Winger Jim Thomson came to the Washington Capitals' training camp with the intention of playing tough. But he had no idea how tough things would become.

Thomson was chased from the first scrimmage by Coach Bryan Murray, who became weary of Thomson's repeated attempts to punch defenseman Pat Beauchesne. Then, Thomson's participation in the second scrimmage ended abruptly when he was struck in the left eye by the stick of center Ian O'Rear.

"I was knocked out and, when I came to, I was scared to death because I couldn't see out of the eye," said Thomson, who needed stitches on the eyelid, as he watched the scrimmage at Mount Vernon yesterday. "I still can't see out to the side, so I couldn't go out there this morning, but I can skate in the regular drills with a visor and everything should be okay in a couple of days."

Thomson, 6 feet 1 and 205 pounds, produced some remarkable statistics last season. In 10 games with Washington, he collected no points and 35 penalty minutes. At Binghamton, the numbers were 13 goals, 10 assists, 360 penalty minutes in 57 games.

Thomson was involved in 41 fights, including a memorable brawl here with Montreal's Mike Lalor that left his right hand bent somewhat out of shape.

"Your hands get sore after a while," Thomson said. "I'm always asked if I like to fight. Well, does anybody really like to fight? I've always had a temper and when I get out on the ice something seems to come over me and I get involved pretty quick.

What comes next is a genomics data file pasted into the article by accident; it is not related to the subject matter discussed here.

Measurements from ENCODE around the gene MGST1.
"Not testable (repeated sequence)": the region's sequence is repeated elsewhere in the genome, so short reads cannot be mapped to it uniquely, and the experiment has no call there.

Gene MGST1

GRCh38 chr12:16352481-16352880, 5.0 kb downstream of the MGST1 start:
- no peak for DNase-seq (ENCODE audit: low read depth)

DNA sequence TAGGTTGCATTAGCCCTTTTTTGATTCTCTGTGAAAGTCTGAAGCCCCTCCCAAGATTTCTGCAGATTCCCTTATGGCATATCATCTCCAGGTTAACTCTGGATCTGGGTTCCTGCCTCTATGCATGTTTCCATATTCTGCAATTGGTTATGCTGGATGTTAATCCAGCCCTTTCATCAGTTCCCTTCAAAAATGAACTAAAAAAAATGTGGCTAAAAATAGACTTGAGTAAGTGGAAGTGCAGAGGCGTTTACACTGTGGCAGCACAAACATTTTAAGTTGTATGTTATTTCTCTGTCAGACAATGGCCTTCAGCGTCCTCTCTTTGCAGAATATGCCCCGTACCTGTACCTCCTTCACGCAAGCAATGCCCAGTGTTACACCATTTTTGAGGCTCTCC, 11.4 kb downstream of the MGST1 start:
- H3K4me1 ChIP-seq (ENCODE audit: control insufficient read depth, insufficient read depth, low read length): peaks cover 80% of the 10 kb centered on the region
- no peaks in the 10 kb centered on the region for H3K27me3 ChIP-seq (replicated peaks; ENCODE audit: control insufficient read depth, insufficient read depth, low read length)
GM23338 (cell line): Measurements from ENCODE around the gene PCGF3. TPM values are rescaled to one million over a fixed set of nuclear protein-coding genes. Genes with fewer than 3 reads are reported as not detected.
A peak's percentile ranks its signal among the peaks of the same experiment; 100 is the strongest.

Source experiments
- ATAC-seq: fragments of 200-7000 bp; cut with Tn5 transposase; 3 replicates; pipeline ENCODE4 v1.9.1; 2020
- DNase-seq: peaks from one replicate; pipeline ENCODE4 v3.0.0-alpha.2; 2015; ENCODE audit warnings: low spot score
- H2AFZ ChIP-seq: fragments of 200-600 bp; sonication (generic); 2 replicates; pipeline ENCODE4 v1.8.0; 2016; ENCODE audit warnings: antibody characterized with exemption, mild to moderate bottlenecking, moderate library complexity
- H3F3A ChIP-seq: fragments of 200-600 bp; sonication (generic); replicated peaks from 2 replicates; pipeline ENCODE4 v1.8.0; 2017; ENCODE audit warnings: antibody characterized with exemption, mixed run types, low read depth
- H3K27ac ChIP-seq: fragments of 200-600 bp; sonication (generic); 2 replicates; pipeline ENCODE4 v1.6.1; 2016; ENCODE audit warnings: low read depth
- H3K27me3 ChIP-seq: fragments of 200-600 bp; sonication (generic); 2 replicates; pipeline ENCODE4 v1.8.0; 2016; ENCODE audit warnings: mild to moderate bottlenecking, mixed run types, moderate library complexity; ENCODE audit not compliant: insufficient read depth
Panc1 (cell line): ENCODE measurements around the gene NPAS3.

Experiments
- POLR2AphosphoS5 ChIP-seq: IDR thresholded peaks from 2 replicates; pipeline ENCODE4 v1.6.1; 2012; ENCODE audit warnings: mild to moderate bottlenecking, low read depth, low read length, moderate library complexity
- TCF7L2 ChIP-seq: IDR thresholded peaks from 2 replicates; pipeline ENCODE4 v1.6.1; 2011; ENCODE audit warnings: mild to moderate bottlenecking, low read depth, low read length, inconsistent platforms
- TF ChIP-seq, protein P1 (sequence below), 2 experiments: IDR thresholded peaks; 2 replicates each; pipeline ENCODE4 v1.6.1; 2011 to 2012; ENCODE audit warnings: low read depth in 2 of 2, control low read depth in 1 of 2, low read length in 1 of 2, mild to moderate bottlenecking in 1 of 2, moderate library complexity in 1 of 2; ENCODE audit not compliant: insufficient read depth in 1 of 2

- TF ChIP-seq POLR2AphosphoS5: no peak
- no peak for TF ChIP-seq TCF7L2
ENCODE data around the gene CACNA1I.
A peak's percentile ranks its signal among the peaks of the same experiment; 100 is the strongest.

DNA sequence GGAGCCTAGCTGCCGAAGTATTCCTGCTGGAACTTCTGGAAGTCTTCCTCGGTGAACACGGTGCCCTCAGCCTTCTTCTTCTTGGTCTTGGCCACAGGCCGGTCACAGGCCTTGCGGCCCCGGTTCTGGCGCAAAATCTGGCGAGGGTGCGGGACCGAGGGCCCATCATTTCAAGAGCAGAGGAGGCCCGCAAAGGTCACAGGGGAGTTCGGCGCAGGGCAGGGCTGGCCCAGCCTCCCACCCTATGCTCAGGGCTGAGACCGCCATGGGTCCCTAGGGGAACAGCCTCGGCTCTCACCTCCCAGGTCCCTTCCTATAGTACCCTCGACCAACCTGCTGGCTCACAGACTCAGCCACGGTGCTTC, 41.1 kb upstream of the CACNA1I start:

"A lot of times, you fight the same guy, like it's part of the game plan. I fought Jay Fraser of Rochester eight times last year. It got to be where he'd skate up and say, 'How are you, Jim?' and away we'd go.

"Then some guys suddenly challenge you that you never fought before, like they've got something to prove. You can't back down, so you fight everybody."

Murray, whose team's first exhibition game is tonight in Buffalo, does not object to Thomson's belligerence, not in a division that includes Philadelphia and the New York Rangers. He just wants him to be more subtle.

"I want Jim to be tough, but I want him to be smart, too," Murray said. "Obviously, the way this division is going, you need a tough guy, but you don't want him running around starting things for no reason."

Thomson's mother does not like the fighting at all, but Thomson feels it is his only path to the NHL, so he must continue, sore hands or not.

"When I left to come here, my mum told me not to fight, but I told her my game is to play the tough guy and I'm going to play as tough here as I can," Thomson said. "I've put in two years in the minors and, with 600 penalty minutes, I think I've paid my dues. I don't want to get sent down again knowing I didn't give it my best shot. If I play as tough as I can and they say it's not good enough, I can accept that."

As Thomson talked, Beauchesne left the ice and stopped by to ask about Thomson's eye. They spoke in a friendly fashion for a couple of minutes.

"You can't hold grudges out here," Thomson said. "I went after him and, give him credit, he didn't back down."

Capitals Notes:

Despite Thomson's absence, there were two good scraps in yesterday's scrimmage: Dave Christian vs. Martin Burgers and Mike Ridley vs. Dallas Eakins . . . Clint Malarchuk and Cleon Daskalakis will share the goaltending duties in tonight's exhibition at Buffalo.